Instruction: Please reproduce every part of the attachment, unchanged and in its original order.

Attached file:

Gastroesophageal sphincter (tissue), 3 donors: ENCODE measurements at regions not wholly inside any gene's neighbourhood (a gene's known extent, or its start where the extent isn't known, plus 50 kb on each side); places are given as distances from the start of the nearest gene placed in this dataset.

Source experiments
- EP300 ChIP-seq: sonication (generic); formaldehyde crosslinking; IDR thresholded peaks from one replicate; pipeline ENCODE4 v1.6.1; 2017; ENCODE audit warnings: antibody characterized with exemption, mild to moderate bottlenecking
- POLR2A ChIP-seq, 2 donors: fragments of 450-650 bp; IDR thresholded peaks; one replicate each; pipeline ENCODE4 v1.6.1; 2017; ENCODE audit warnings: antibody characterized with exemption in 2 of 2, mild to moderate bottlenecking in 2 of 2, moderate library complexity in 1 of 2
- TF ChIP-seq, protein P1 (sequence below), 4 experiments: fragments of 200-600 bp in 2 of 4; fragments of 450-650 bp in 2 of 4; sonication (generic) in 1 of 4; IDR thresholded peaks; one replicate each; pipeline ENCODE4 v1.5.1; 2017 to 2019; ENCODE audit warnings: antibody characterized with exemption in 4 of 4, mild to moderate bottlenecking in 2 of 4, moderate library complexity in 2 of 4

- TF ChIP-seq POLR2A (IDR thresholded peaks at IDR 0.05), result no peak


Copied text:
Gastroesophageal sphincter (tissue), 3 donors: ENCODE measurements at regions not wholly inside any gene's neighbourhood (a gene's known extent, or its start where the extent isn't known, plus 50 kb on each side); places are given as distances from the start of the nearest gene placed in this dataset.

Source experiments
- EP300 ChIP-seq: sonication (generic); formaldehyde crosslinking; IDR thresholded peaks from one replicate; pipeline ENCODE4 v1.6.1; 2017; ENCODE audit warnings: antibody characterized with exemption, mild to moderate bottlenecking
- POLR2A ChIP-seq, 2 donors: fragments of 450-650 bp; IDR thresholded peaks; one replicate each; pipeline ENCODE4 v1.6.1; 2017; ENCODE audit warnings: antibody characterized with exemption in 2 of 2, mild to moderate bottlenecking in 2 of 2, moderate library complexity in 1 of 2
- TF ChIP-seq, protein P1 (sequence below), 4 experiments: fragments of 200-600 bp in 2 of 4; fragments of 450-650 bp in 2 of 4; sonication (generic) in 1 of 4; IDR thresholded peaks; one replicate each; pipeline ENCODE4 v1.5.1; 2017 to 2019; ENCODE audit warnings: antibody characterized with exemption in 4 of 4, mild to moderate bottlenecking in 2 of 4, moderate library complexity in 2 of 4

- TF ChIP-seq POLR2A (IDR thresholded peaks at IDR 0.05), result no peak